planned to gather at my mother and step-father Ken’s house to celebrate the holiday. Ken loved being the host and always enjoyed roasting the turkey. My sister-in-law Grace had come from New York on Wednesday afternoon in anticipation of our getting an early start the next day for the drive to Dummerston. We often drove the 100 miles up, spent the day with my family and drove back late the same day. But when we rose on Thanksgiving morning we discovered that it had snowed hard during the night and was still snowing. There was no chance of getting out of the driveway, much less of driving north. I called with our regrets. Then I pulled a small roast See Blue / Page 20


Leaf lament leads to enlightened solution By Joy VanderLek I’ve been raking leaves this afternoon. I used to love raking leaves. I loved the crisp, cool fall weather and beautifully multi-colored leaves. That was about 15 or so years ago, when most of my body parts still functioned correctly. My shoulders and back aren’t too thrilled with the whole raking thing now. Back when I actually liked to rake, I would even call it fun. The house was new … make that new to us. We liked the responsibility of caring for our property … and our leaves. Not so much now. Even our daughter, albeit just a toddler way back then, would help to rake. Granted she wasn’t too good at that part, being her arms were so short and everything. One thing she was good at though, was stuffing the leaf bags. My husband and I would hoist her up, which made her giggle before we even started, then we’d use her to tamp down each bag of leaves to get even more leaves into them. Over and over, up and into the bag she’d go with her little purple, light-up sneakers, one bag after another and another until the bags ultimately lined the whole driveway waiting for the town to come and take it all away. We would also try other leaf collection systems (if nothing more than to give our daughter and her sneakers a break). We had the

blower/mulcher combination. That worked great, but the zipper on the bag kept breaking. We gave up and gave it to the neighbor. He sewed a new zipper on the bag and is still using it today. We don’t talk to those neighbors anymore. We also hired a friend’s son who in a fit of crazed inventiveness, created a monster leaf-sucking, leaf-mulching machine out of old lawnmower parts. Since none of us had a truck to transport the contraption, Jacob walked the thing all the way to our house, about five blocks, and went to work. It was impressive, really impressive—until it broke, about 10 minutes into it. What really gets me about leaf season, though, is our neighbor with the forest. He doesn’t have just one or two trees. No, he has them in the dozens. These are oak trees, about 100-years-old and 100-feet-high. Did you realize oak trees are the last to lose their leaves? So, when every single last leaf of our dogwoods and maples and birches are raked and stuffed into bags, those oaks are just waiting for us —because as you know, each and every leaf will blow into our yard, year after year. To be honest, I have since moved on to a new way to take care of the annual leaf collection. One day, I simply announced that I would rake no more. It’s now my husband’s job. Come to think of it, I don’t shovel snow anymore either.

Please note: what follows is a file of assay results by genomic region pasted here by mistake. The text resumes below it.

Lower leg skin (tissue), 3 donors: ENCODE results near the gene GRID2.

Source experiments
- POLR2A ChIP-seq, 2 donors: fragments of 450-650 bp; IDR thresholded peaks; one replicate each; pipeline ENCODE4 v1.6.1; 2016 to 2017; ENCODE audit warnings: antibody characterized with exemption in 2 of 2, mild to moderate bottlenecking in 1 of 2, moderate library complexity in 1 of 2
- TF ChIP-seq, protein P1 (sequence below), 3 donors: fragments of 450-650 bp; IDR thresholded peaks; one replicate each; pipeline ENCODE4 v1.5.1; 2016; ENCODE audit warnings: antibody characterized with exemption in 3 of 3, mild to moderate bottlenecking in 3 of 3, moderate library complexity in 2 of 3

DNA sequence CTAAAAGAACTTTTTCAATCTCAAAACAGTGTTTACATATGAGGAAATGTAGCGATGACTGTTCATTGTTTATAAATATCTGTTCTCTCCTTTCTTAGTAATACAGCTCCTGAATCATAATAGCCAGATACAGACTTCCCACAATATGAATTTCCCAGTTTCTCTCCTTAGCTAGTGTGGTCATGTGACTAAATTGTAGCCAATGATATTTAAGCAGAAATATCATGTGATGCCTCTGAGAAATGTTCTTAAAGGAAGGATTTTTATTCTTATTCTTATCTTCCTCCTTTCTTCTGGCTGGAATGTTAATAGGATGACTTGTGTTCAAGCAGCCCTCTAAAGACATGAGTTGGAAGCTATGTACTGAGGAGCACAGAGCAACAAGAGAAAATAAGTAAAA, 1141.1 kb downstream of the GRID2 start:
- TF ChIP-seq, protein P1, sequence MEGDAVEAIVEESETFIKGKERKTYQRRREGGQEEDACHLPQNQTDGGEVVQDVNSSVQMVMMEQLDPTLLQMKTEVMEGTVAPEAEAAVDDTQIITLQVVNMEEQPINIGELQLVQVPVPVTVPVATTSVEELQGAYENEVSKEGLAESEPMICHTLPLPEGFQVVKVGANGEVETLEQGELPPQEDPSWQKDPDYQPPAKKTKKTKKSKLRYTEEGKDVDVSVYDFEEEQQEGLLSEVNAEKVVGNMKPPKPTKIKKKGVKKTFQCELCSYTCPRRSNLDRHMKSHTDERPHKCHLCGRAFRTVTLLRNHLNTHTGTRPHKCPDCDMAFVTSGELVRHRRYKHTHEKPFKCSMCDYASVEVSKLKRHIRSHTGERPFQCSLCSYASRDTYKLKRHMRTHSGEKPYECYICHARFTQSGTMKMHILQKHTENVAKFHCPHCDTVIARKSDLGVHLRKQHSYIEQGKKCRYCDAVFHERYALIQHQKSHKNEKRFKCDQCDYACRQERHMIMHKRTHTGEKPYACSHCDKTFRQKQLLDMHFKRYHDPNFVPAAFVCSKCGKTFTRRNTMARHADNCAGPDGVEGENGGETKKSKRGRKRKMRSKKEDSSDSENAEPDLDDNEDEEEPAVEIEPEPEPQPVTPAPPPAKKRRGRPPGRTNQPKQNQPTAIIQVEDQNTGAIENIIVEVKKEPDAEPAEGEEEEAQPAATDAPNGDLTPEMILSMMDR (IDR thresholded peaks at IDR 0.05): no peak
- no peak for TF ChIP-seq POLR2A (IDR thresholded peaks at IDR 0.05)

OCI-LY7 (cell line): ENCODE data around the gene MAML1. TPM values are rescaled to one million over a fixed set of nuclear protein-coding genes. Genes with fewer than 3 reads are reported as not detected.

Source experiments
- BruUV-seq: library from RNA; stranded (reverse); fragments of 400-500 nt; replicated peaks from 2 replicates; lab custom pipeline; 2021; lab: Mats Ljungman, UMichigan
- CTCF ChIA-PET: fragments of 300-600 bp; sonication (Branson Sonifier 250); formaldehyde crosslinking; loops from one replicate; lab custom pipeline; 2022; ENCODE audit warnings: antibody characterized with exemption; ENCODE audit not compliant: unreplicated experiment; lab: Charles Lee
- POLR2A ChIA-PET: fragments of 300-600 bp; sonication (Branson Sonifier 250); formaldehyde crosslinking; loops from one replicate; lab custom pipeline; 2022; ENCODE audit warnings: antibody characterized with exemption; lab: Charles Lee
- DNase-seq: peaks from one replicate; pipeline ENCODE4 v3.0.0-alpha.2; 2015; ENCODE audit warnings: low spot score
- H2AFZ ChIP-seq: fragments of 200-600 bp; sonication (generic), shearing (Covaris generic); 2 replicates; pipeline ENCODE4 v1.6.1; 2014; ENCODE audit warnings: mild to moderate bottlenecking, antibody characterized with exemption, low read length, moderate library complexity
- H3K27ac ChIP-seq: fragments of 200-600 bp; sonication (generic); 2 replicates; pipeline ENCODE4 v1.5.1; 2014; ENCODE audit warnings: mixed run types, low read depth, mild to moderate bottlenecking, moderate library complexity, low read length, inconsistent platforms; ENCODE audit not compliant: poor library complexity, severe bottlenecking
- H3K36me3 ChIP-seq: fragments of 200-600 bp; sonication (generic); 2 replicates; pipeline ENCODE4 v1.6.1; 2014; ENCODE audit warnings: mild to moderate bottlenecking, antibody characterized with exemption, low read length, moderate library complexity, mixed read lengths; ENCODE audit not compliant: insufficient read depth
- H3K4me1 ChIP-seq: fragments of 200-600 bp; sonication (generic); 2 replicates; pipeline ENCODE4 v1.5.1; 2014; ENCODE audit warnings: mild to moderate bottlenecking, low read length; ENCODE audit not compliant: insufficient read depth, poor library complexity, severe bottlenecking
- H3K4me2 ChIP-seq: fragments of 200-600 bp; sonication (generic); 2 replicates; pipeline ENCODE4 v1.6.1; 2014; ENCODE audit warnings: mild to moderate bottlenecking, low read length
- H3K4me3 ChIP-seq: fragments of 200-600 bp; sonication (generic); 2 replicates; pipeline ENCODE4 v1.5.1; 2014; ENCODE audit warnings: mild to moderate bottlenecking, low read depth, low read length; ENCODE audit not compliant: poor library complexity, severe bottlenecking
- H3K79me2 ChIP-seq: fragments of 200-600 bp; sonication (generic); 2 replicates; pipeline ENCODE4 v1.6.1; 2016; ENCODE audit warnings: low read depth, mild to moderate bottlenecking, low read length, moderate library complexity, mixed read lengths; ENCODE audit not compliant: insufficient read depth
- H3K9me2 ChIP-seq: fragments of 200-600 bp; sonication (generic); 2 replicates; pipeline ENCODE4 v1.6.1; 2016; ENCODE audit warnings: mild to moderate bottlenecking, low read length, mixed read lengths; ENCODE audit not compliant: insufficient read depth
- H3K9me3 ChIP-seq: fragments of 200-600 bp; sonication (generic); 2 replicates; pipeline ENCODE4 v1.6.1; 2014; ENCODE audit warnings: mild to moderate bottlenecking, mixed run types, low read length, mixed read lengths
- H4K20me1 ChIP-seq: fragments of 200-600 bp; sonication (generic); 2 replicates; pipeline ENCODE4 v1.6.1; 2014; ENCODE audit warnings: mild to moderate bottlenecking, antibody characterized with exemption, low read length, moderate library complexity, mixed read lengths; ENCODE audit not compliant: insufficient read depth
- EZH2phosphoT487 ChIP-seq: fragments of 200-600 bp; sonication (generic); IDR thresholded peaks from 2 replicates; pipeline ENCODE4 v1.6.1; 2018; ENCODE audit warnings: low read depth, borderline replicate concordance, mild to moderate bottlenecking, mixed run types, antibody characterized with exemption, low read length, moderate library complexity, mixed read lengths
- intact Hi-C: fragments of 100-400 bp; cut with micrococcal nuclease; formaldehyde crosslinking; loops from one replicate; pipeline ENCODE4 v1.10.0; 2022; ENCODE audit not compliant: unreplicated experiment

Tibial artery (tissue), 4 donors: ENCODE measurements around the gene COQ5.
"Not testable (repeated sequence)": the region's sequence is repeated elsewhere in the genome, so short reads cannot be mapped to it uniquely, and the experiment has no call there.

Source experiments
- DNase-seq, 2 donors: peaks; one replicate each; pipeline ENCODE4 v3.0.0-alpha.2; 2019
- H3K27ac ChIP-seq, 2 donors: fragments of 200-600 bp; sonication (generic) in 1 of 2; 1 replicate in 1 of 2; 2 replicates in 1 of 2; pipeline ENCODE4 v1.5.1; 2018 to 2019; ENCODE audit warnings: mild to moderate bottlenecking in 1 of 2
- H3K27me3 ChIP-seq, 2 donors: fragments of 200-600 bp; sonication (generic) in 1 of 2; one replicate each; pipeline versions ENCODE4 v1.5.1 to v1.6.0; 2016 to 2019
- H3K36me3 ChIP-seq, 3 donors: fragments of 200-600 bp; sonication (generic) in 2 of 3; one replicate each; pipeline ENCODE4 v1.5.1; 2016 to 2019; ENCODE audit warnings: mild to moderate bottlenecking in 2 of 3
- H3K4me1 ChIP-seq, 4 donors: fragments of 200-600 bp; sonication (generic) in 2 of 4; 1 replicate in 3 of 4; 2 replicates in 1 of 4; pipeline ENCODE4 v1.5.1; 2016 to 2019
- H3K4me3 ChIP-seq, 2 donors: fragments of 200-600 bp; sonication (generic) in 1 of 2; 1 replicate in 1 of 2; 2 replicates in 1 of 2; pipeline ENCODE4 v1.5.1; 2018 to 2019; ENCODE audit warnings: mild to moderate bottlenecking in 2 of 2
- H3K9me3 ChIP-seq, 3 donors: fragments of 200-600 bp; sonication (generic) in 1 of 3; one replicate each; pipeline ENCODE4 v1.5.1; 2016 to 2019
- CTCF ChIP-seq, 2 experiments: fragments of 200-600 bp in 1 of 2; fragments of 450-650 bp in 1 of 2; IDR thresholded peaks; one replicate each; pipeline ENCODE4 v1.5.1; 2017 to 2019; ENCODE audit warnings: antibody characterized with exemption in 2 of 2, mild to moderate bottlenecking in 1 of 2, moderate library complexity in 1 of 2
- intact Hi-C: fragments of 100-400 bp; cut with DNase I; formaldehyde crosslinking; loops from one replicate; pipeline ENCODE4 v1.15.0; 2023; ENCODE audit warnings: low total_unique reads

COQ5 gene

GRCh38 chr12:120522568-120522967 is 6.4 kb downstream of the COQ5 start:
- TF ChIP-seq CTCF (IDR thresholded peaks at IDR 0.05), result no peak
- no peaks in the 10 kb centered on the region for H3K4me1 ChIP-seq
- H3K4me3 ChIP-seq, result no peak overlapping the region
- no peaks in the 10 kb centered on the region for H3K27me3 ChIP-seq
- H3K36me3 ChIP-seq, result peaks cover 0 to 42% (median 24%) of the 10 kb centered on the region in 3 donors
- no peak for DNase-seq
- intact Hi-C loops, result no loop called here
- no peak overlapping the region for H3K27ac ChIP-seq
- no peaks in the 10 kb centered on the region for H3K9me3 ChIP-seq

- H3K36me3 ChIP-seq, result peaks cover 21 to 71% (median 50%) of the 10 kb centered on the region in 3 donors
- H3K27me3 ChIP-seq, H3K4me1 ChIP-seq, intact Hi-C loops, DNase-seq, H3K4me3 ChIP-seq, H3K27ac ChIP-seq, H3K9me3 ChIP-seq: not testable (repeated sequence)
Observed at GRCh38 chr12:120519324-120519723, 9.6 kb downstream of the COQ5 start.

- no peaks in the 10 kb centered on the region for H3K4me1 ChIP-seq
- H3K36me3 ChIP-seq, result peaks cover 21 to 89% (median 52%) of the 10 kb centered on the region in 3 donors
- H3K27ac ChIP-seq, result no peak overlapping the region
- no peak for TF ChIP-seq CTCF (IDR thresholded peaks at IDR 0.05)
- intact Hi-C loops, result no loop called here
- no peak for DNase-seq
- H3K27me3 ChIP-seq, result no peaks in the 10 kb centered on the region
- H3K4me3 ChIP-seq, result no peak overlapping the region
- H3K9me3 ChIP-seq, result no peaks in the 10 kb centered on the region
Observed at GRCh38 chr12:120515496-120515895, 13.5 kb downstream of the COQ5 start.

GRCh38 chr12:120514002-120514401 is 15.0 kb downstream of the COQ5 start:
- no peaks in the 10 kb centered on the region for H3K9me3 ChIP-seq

Leaf collection


Special to The Citizen

Leaf collection in Plainville began Oct. 21 and will continue to Thursday, Dec. 5. Rake leaves to the curbline. Grass clippings will not be collected. No sticks or stones. Do not put leaves on a street “island.” Bagged leaves will not be collected. For more information, call the public works department, (860) 793-0221 ext. 208, between 8 a.m. and 4 p.m., Monday to Wednesday, 8 a.m. to 7 p.m. Thursday and 8 a.m. to 12 p.m. Friday.

From Page 16

be outside, enjoying the fall weather with my family and our friends. Sleeping Giant State Park, 200 Mount Carmel Ave., Hamden, (203) 789-7498 \toll free (866) 287-2757. Parking fees are in effect weekends and holidays from Memoria l Day weekend through Labor Day and from Sept. 8 through Oct. 31.